This is possible because Barracuda Message Archiver’s policy engine allows granular management of archiving actions and permissions.

At Citizens & Farmers (C&F) Financial Corporation, network administrator Vinson Berry and his team deployed three Barracuda Web Filters to block spyware at the gateway and desktop; protect against viruses, compromised websites and social engineering; and control Web access. Barracuda Central, an advanced security operations center, feeds continuous Energize Updates on the latest internet threats.

In addition to bandwidth savings of USD12,000 per year through effective blocking rules for video streaming, the Barracuda Web Filter also gave Berry’s team granular control over what social networking sites employees could visit at work.

For example, they can scan and inspect SSL-encrypted traffic for social media categories and domains to enforce granular policy enforcement, such as archive social media posts and protect against social media malware.

With Barracuda Web Filter 8.0, web application monitoring features have been expanded to monitor traffic for credit card and social security number patterns, privacy terms, and HIPAA compliance terms.  Alerts are tagged with the network user identities so that the source can be identified.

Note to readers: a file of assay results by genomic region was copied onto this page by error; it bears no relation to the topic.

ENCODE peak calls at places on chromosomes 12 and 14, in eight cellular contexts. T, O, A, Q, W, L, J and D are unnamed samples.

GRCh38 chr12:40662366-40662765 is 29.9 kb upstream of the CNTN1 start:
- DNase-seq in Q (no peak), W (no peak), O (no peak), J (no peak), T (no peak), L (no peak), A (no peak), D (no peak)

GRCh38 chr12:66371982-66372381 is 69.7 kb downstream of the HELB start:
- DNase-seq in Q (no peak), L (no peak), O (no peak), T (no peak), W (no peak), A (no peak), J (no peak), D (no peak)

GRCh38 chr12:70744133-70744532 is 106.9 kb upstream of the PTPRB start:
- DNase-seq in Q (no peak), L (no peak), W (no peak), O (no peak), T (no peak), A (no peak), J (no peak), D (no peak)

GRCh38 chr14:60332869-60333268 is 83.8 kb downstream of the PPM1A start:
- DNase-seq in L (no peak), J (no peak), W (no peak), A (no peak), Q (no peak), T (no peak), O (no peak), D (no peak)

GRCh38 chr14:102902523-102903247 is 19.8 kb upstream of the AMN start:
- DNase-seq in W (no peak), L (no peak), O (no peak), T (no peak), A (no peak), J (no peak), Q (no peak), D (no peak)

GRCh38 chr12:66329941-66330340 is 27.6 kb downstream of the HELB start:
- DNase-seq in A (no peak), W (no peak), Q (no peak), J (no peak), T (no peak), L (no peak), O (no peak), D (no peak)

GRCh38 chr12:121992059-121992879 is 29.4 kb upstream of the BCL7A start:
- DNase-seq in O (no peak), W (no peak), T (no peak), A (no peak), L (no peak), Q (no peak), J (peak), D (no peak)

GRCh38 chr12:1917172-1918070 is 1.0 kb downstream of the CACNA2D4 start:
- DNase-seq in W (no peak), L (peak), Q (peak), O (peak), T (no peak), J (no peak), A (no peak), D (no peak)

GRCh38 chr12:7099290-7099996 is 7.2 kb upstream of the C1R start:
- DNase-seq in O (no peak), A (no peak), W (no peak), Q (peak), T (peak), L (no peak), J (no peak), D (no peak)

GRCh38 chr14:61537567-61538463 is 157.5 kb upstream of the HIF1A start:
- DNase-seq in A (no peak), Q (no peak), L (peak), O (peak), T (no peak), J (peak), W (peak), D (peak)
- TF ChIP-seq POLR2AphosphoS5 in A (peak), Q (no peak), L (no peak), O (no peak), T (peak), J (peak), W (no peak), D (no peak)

To manage its inbound and outbound email traffic and protect its email servers from dangerous phishing attacks and offensive content, Berry installed the Barracuda Spam Firewall.

“The last time I checked, we had blocked 55,000 emails and another 7,000 rate-controlled emails over the course of one day,” he says. “Out of over 66,000 emails, only 4,300 were legitimate, meaning that Barracuda Spam Firewall blocked 93% of our incoming email – all of it spam.”

Significantly, Barracuda Networks was named a leader in the IDC Marketscape: Worldwide Messaging Security Appliance/Software 2013-2014 Vendor Assessment for having, “strong competency in running an efficient and cost-effective security hardware appliance business”. The report also noted Barracuda Spam Firewall’s integration with archiving and backup solutions in the cloud and on-premise as a key feature.

IDC also ranked Barracuda number one in content security appliance unit shipments with 10.3% market share in its Worldwide Quarterly Security Appliance Tracker, Q3, December 2013 report. Barracuda’s Spam Firewall, Web Filter and other content security solutions are available in appliance and virtual appliance options.

These solutions are clearly designed for organizations expanding their portfolio of services and want to assure customers of protection from advanced malware and phishing scam messages like the one discovered by Chapetti in May.